CHARLOTTE— Boston University alumna and actress Alfre Woodard spoke during a student summit Tuesday at Charlotte’s Johnson C. Smith University to stress the importance of voting this November.
The conference coincided with the first day of the 2012 Democratic National Convention, which a number of students are covering as part of the Washington, D.C., Journalism Program.
“You can write yourself out of history if you don’t show up,” Woodard, who is a 1974 graduate of the College of Fine Arts and four-time Emmy award winner, said after the summit. “If you don’t vote, the process goes on with or without you.”
Woodard co-hosted “U-Future,” the interactive summit, alongside actors Hill Harper and Nicole Ari Parker. The conference was sponsored by the Congressional Black Caucus Foundation and featured a number of its members who fielded questions from students in attendance and others tuning in online.
“Change has always been brought about by young people,” said U.S. Rep. Emanuel Cleaver (D-Mo.) to a rousing, standing ovation from the crowd of about 500. “You can change America — you are America.”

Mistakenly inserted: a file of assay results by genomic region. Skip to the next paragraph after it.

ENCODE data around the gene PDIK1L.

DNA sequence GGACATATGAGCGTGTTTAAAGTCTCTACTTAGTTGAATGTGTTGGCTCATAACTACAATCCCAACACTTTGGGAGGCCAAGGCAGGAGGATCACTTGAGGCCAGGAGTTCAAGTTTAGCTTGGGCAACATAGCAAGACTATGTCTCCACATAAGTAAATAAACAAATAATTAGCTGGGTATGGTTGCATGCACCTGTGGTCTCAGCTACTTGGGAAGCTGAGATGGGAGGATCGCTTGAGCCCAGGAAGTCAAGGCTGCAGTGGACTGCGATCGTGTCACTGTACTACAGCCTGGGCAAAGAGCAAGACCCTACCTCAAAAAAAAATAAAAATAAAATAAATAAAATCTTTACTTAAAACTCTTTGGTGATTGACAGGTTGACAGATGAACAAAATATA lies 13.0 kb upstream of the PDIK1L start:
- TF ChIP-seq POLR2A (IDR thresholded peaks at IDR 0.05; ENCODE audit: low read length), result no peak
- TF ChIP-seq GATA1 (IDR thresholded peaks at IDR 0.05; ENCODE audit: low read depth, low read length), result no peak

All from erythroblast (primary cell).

The two-hour summit produced a wide variety of questions from the student audience, ranging from loan debt to the responsibilities of the next elected congress.
“What congress can do is unify ourselves after being elected by you,” said U.S. Rep. Danny Davis, of Illinois, to the crowd of 15 local colleges and universities.
“They are young, but they are young adults,” Woodard said about the students who participated in the summit Tuesday. “They are affected by policy, just as much, if not more than [older adults].”
In the final minutes of the summit, Woodard and her co-hosts read out loud a letter from First Lady Michelle Obama and a message from President Barack Obama’s Twitter account. Both encouraged students to get involved with the political process this fall.
“Hill [Harper], Ari [Parker] and I expect great things from you,” Woodard said to the audience, moments before the summit ended. “We named this ‘U-Future’ because we can imagine you in it, successful and triumphant.”
When she was the same age as those in attendance Tuesday, Woodard said, politics made up an extensive part of her life. Years before she stepped foot on Commonwealth Avenue, Woodard’s father encouraged her to form an opinion on the national issues of the 1960s.
“We had to watch the news every night,” said the actress, who has had recent roles in HBO’s “True Blood” and TNT’s “Memphis Beat.” “I started going to rallies when I was 14, I used to help make the coffee and the posters.”
During her time at BU, Woodard was an active member of the anti-war movement, once participating in a protest by lying down on the Commonwealth Avenue rail tracks, halting a trolley. She said her time in Boston helped her grow as both an actress and political activist.
“You can’t commit yourself to a discipline like [story-telling] and not care about the [audience],” Woodard said. “So I think politics and art are inseparable.”